In "Mr. and Mrs. Smith," Brad Pitt and Angelina Jolie make love with blows and bullets rather than with hearts and flowers. Could this be the new paradigm for romance for the 21st Century?
Pitt and Jolie portray a couple whose marriage, after six years, has become so boring and routine that they have literally nothing left to say to one another. This despite the fact that both lead extraordinary double lives as secret agents – so secret, in fact, that neither of them knows that the other is really a hired assassin working for a rival company. When the truth finally comes out, the film turns into a sort of James Bond version of "The War of the Roses," with both parties devising ever more elaborate ways to rub one another out. However, the equation changes a bit when they discover that they have both been targeted for assassination by their respective agencies who fear that having two married spies from opposing camps might result in a serious conflict of interest for both sides. Soon, John and Jane come to realize that there's nothing like shooting it out with a common enemy to put a little zing back into a marriage.
Written by Simon Kinberg and directed by Doug Liman, "Mr. and Mrs. Smith" is a clever, stylish dark comedy jerry-built out of equal parts star power, high concept cleverness and cartoon violence. Although the actors sometimes seem to be having a better time doing their thing on screen than we in the audience are having watching them do it, the fact remains that "Mr. and Mrs. Smith," after a somewhat faltering start, catches us up in its skewed view of marital relations gone wild. For the more threatened and knee-deep in danger and trouble the two of them get, the more they begin to communicate and reconnect as lovers – proving, I suppose, that two people can indeed make both love AND war despite what the slogan says. Most of the humor, in fact, is generated by the incongruity that arises from hearing them air their marital grievances against the backdrop of life-threatening gunplay and explosions. Who ever would have thought that facing death under a hail of bullets could be a more effective form of marital therapy than conventional counseling?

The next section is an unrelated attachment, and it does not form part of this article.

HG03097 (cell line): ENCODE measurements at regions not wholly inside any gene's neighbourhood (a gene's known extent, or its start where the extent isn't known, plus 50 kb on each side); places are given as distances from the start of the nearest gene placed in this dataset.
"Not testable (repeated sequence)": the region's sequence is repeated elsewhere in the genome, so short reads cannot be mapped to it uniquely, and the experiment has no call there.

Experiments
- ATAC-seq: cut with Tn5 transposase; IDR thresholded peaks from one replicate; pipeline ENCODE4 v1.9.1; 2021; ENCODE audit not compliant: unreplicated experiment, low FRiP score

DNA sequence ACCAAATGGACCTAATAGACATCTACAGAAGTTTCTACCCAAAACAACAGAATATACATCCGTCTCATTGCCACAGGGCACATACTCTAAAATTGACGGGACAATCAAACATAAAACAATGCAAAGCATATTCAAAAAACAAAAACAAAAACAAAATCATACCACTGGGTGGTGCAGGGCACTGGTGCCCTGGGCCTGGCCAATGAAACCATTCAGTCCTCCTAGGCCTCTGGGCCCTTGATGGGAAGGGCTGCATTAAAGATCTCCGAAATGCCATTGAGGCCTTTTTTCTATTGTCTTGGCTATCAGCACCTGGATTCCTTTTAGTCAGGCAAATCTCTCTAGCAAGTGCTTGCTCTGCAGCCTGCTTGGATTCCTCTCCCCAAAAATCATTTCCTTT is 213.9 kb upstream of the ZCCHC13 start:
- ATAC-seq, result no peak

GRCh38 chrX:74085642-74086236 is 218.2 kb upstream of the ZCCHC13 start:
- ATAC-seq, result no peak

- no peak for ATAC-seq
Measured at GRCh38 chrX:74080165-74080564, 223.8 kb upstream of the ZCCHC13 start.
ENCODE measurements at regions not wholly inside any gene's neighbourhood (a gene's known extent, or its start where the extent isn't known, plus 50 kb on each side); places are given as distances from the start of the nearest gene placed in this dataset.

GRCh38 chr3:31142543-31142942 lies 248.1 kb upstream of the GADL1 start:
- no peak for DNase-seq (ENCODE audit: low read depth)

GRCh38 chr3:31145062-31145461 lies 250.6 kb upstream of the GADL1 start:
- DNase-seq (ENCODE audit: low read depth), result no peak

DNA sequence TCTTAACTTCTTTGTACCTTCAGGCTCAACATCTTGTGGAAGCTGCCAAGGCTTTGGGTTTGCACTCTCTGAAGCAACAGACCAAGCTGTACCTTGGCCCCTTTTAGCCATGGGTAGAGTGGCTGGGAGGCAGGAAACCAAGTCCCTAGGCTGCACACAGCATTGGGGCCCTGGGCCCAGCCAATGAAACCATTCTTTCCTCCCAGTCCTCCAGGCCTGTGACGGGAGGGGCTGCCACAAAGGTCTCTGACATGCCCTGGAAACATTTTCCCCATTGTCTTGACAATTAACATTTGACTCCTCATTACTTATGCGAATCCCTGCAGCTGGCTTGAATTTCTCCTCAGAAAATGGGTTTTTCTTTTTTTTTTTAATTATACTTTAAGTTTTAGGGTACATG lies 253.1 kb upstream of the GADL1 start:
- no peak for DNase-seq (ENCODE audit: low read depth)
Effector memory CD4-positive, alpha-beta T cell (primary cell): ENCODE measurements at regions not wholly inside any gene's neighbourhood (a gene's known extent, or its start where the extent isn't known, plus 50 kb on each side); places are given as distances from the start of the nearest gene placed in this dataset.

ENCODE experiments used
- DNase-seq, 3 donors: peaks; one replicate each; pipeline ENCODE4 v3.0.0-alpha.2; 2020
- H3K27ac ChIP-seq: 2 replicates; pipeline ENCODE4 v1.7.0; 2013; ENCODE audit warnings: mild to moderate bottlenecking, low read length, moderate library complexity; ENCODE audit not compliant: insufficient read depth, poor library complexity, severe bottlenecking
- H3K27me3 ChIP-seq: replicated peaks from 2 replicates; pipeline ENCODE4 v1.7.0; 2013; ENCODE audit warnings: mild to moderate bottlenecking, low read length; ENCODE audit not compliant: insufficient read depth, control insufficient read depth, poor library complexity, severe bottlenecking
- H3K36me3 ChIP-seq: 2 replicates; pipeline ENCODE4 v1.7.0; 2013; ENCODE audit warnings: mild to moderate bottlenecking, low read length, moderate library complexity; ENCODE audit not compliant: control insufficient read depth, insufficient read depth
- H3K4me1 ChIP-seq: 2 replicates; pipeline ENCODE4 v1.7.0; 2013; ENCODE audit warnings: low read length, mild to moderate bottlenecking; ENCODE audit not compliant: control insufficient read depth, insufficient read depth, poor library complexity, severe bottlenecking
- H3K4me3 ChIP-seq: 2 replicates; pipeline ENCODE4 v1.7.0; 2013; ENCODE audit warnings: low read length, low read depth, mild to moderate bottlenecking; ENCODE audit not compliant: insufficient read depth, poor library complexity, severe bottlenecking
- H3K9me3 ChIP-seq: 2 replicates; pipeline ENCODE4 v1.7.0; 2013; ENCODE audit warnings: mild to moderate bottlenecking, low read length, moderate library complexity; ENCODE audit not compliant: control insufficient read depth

As the bickering couple, Pitt and Jolie achieve a genuine romantic chemistry on screen, hitting just the right note of urbane sophistication and sly detachment necessary for what is, essentially, a slick, post-modernist comedy for star struck audiences. Both are suave, laid-back and utterly unflappable in their presence and demeanor, as befits the tone of the film. My only complaint is that the gun battles do go on a bit long at times and the film does have some trouble finding its footing at the beginning. But once the elements finally come together at about the midway point, the film turns into a cool and relaxing film.
Special DVD Features:
-Commentary by: director Doug Liman and screenwriter Simon Kinberg
-Format,crewUnknown Format,producer Lucas Foster and producer Akiva
-3 deleted scenes " with more action and hilarious fun"
-Making a scene